I thought Big and Tall was a great film. A fantastic script delivered by amazing child actors shot by a director that respects his audiences time. It’s comedy and adventure mixed together with a little suspense added in. I recommend this to anyone that enjoys feel good, well made movies.
Zach Evans is attending a panel at the 2019 Festival of Play. The topic of discussion is Ziggo Mania 5, a video game that Zach adores. One of the panelists is Jesse Blackwell, who is the lead programmer on the project. Once Zach gets a chance to ask some questions he finds out from Jesse some unfortunate news about Ziggo Mania. News that will light a spark within Zach and lead to a series of sinister events. Jesse is now in danger and will have to use all his unique skills to save himself.
From Mania to Obsession is a short suspense/thriller directed by Andrew Brantley and Kevin Shirka. It stars Kevin Shirka as Zach Evans and Randall Williams as Jesse Blackwell. From Mania to Obsession is a very enjoyable film on multiple levels. One thing that stood out for me was the overall concept of the movie. Another was this concepts execution in terms of the escalating suspense. Similar to Stephen KingsMisery, this film tells of one individuals demented fixation on an individual. In this case, Zach Evans compulsion for Jesse Blackwell. Unique to From Mania to Obsession is the use of modern technologies, which makes the story more relatable. Kevin Shirka does a great job in taking this concept and applying it to the actions and mannerisms of Zach. It’s very entertaining watching Zach steadily descend into madness throughout the film.
A criticism I have with From Mania to Obsession is with using Ziggo Mania 5 throughout the short. Although it was creative using a video game that appears exclusively made for the film, Ziggo Mania 5s quality didn’t fit with the story. Ziggo Mania 5 looks like a mobile game, something that would appeal to younger children. As a gamer I have to admit this threw me off a bit. A non-gamer, however, probably wouldn’t notice. I feel this could have been fixed by providing a more realistic motivation for Zach’s anger. One suggestion could be that Ziggo Mania 5 is now introducing micro transactions. Another could be that the game has taken a dramatically deep dip in quality.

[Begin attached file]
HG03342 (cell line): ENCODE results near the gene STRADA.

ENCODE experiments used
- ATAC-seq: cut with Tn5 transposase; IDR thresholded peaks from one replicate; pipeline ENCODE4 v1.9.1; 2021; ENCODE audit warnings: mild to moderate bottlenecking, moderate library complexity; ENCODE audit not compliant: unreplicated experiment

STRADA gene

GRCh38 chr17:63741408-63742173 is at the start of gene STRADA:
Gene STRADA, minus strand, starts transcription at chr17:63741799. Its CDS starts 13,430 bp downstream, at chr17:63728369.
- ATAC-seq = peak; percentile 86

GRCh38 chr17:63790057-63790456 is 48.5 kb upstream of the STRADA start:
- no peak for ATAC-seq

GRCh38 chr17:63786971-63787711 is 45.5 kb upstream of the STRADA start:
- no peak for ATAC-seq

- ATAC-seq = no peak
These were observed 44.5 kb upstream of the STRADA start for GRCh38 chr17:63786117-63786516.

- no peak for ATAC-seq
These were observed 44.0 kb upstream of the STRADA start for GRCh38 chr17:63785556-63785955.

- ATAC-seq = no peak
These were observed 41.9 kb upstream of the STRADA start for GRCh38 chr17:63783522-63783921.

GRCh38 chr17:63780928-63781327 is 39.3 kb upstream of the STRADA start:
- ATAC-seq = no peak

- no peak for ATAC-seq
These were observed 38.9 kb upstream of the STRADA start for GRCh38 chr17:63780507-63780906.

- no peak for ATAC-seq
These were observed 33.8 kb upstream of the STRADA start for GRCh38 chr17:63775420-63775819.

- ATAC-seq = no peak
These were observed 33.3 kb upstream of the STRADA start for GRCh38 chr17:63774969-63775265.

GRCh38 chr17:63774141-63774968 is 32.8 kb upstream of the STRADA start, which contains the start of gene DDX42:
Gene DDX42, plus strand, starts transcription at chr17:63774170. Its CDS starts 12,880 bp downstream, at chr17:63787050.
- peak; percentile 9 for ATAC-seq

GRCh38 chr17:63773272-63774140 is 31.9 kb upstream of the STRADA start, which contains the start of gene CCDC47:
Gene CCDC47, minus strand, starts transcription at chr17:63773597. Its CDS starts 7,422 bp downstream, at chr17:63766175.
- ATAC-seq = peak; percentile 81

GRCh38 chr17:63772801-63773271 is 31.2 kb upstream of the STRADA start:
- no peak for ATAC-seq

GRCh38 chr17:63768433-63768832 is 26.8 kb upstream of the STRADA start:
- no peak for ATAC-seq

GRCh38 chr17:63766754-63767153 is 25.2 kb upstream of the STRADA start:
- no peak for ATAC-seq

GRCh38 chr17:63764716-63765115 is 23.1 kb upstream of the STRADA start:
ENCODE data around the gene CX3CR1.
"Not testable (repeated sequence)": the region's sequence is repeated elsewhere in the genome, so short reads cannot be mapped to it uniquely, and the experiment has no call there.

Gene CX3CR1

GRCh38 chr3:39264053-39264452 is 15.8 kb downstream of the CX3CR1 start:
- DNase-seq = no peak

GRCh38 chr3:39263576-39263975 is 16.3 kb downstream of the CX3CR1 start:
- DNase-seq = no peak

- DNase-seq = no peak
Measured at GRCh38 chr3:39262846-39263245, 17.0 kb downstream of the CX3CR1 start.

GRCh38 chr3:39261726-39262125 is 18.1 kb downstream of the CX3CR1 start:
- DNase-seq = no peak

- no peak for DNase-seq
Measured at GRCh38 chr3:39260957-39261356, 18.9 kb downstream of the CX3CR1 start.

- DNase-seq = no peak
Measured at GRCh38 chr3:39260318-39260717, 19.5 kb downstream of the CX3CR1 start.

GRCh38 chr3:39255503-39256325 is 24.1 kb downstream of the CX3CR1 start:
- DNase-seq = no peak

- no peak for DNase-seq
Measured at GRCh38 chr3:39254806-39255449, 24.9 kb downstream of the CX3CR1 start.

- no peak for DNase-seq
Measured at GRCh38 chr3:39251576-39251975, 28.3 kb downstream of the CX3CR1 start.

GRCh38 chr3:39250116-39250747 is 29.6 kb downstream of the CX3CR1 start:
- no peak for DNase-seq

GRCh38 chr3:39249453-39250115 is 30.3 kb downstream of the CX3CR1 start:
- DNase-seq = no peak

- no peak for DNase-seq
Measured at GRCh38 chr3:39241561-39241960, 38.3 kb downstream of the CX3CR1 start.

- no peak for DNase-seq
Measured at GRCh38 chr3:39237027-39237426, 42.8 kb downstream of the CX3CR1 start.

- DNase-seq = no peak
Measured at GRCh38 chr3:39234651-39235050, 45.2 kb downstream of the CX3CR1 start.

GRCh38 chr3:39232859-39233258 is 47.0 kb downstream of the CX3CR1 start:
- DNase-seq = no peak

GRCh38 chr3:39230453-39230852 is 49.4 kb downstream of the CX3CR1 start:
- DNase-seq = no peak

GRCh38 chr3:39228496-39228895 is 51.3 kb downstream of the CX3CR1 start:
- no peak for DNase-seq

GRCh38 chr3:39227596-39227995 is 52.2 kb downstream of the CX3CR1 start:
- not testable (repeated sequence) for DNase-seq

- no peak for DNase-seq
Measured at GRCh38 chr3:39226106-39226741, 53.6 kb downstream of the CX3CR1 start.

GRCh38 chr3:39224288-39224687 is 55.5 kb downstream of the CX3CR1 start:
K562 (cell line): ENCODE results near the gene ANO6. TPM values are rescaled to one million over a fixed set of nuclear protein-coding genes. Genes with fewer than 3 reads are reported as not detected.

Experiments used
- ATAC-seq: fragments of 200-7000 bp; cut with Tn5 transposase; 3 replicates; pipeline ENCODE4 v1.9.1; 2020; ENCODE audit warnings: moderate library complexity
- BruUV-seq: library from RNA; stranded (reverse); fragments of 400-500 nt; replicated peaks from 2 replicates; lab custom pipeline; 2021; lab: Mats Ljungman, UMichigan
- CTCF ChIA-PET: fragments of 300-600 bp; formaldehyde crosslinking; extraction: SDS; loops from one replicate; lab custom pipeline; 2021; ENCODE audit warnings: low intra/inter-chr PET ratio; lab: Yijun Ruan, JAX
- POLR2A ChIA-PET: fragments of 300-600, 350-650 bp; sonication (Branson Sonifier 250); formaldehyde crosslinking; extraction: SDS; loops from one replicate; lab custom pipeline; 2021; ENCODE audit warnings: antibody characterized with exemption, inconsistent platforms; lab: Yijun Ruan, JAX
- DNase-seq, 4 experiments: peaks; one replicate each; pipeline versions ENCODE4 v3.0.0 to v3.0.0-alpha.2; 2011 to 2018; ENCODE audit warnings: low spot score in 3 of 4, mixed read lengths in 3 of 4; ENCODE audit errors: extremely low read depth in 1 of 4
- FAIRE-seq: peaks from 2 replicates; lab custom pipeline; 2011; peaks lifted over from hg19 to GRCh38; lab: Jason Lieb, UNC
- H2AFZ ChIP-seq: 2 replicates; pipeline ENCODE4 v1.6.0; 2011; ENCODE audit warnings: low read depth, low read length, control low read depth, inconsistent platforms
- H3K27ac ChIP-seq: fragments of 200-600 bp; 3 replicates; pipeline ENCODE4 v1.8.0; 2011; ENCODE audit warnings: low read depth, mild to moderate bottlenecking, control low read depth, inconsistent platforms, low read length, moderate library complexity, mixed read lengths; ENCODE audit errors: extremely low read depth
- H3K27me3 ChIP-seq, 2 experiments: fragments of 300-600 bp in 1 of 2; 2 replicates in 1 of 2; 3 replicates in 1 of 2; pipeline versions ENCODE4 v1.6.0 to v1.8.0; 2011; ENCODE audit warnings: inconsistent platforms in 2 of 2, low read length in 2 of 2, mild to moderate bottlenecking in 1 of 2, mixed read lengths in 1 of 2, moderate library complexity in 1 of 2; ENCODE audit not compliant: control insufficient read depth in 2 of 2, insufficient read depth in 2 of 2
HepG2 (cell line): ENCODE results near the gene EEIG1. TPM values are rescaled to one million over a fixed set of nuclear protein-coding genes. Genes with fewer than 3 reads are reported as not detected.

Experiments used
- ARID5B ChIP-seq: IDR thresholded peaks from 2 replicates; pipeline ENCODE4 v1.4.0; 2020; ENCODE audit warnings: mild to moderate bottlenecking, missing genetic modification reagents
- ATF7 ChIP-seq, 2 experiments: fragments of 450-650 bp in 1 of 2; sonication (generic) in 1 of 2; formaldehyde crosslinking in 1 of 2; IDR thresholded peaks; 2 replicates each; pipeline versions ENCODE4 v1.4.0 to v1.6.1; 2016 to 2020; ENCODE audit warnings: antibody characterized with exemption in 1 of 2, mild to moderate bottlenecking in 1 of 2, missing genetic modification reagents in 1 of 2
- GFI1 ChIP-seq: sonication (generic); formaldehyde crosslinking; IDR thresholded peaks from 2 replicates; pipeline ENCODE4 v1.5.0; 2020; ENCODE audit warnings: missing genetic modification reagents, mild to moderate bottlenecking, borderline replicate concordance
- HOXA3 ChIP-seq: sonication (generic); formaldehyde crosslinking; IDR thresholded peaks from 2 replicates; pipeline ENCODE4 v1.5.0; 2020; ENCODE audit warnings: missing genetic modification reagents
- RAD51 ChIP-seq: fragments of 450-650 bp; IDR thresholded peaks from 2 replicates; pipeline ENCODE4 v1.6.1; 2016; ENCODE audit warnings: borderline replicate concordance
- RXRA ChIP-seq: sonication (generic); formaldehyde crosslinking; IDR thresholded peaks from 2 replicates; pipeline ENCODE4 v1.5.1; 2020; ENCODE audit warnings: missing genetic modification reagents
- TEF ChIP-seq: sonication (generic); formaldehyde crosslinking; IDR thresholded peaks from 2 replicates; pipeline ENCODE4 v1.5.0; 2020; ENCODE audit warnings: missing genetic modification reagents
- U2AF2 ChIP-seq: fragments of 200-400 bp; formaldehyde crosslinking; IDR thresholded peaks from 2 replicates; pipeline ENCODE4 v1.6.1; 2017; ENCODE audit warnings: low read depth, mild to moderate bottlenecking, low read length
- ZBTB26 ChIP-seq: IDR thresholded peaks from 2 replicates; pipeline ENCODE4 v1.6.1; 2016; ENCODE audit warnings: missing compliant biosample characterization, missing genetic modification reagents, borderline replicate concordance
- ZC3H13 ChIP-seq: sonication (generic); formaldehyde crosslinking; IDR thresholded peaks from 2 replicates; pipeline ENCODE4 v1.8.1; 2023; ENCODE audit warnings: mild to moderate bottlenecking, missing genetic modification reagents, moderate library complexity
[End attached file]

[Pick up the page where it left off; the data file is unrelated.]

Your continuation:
From Mania to Obsession is full of great suspenseful moments. The modern take on the concept is excellent and Kevin’s portrayal of Zach is frightening. The quality of Ziggo Mania 5 is a little confusing, however, which is distracting. I would recommend this to anybody who enjoys thrillers that don’t resort to jump scares or excessive violence.
The ‘Slicer August Aguilar from Strange Films is hosting SUDS & CINEMA film festival in Knoxville, TN this September at Brickyard Bar and BBQ. In staying with the formula that makes SUDS & CINEMA awesome, CinemaSlice will be showcasing short independent films from multiple genres, while drinking craft beer!
The twist on this particular event is the inclusion of LIVE MUSIC! That’s right, Slicers! After all of the short films have shown on the big screen, you can kick back, grab a cold one, and enjoy the original musical arrangements from live bands!
If you’re an indy filmmaker with a short film that goes well beside a cold one, click the link below to submit your film for consideration.
– June 11, 2019 – Opening Submission Date – July 1, 2019 – Earlybird Deadline – July 21, 2019 – Regular Deadline – August 18, 2019 – Late Deadline – August 24, 2019 – Notification Date – September 21, 2019 – Event Date
As always, this SUDS & CINEMA event is FREE to attend– But space is limited.
A documentary about a man. A man who has learned to hate pies. Not just because he hates the taste, but because they are ruining his life. Yes, that’s right. I said pies.
Pie has a hilarious central concept used to its fullest potential. Directed by Doug Cox, the film uses a faux documentary style to carry this concept up till the end. The genius concept combined with the creative presentation result in a comedy short that I will remember for quite some time.
I give Pie 5 out of 6 reels.
Sac de Merde
Mazie can’t catch a break. All she wants is decent man who is above all else normal. Sounds simple enough but after multiple dates she continues to find quirks that only seem to escalate in weirdness, with hilarious results.